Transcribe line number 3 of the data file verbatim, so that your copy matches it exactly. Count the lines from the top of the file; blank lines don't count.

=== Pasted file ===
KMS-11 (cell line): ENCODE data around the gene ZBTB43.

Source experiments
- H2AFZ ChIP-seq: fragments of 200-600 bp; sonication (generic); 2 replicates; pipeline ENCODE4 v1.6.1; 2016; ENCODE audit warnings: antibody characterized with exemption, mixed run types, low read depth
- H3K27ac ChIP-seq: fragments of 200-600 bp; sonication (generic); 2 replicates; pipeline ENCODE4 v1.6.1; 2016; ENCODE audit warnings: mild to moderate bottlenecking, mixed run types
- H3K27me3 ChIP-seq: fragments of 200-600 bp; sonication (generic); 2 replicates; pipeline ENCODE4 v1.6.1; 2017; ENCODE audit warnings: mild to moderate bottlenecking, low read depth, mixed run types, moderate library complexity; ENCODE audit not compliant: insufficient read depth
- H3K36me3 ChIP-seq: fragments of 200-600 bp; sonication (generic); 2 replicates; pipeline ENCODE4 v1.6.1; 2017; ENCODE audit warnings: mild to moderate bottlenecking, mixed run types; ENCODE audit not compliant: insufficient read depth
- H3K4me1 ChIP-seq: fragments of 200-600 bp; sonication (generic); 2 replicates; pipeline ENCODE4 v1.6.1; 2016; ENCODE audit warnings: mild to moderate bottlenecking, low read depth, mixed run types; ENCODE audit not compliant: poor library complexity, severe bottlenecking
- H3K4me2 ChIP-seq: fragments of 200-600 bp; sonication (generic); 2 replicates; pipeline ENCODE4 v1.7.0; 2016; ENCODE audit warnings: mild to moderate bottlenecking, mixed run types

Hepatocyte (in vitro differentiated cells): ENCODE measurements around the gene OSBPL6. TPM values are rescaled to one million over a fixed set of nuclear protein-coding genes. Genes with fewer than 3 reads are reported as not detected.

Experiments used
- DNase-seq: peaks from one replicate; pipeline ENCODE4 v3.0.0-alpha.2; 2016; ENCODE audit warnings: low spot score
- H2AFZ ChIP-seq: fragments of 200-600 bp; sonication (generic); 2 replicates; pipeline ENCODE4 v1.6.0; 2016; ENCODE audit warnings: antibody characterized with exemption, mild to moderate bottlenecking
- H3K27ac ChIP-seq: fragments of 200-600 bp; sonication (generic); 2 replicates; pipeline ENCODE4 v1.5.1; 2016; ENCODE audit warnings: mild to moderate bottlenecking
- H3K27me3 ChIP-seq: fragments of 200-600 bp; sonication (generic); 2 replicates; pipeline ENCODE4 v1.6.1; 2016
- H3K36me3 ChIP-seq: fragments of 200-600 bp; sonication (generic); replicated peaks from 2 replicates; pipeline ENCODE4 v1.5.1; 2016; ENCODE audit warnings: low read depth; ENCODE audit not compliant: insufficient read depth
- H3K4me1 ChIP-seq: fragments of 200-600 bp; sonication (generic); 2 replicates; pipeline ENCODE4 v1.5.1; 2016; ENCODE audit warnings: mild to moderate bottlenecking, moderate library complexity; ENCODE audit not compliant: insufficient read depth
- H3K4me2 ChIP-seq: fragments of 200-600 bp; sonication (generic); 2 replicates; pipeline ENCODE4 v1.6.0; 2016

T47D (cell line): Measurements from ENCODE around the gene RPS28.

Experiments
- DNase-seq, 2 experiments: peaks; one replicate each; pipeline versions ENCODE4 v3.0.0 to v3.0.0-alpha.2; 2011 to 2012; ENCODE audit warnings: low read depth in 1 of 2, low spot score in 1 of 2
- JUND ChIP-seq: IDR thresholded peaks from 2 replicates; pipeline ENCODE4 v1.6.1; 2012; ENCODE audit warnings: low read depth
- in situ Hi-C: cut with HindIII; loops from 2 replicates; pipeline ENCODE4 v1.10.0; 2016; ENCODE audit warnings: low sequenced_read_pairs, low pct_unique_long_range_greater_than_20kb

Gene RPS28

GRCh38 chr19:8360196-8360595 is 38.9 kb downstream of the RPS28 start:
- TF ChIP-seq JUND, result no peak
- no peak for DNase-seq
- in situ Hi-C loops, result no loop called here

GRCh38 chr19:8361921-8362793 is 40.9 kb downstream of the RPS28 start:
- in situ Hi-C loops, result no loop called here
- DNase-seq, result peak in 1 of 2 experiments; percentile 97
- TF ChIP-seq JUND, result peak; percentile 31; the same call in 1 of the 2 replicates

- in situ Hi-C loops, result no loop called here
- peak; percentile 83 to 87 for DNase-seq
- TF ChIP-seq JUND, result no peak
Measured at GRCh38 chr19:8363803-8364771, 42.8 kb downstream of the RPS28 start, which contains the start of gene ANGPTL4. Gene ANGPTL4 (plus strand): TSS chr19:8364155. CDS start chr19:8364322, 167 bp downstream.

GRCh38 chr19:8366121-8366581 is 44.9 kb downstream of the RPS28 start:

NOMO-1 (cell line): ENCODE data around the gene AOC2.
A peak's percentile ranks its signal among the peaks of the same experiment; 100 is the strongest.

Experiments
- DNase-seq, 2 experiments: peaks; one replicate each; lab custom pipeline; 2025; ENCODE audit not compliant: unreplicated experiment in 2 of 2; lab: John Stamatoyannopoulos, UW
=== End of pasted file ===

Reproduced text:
- H2AFZ ChIP-seq: fragments of 200-600 bp; sonication (generic); 2 replicates; pipeline ENCODE4 v1.6.1; 2016; ENCODE audit warnings: antibody characterized with exemption, mixed run types, low read depth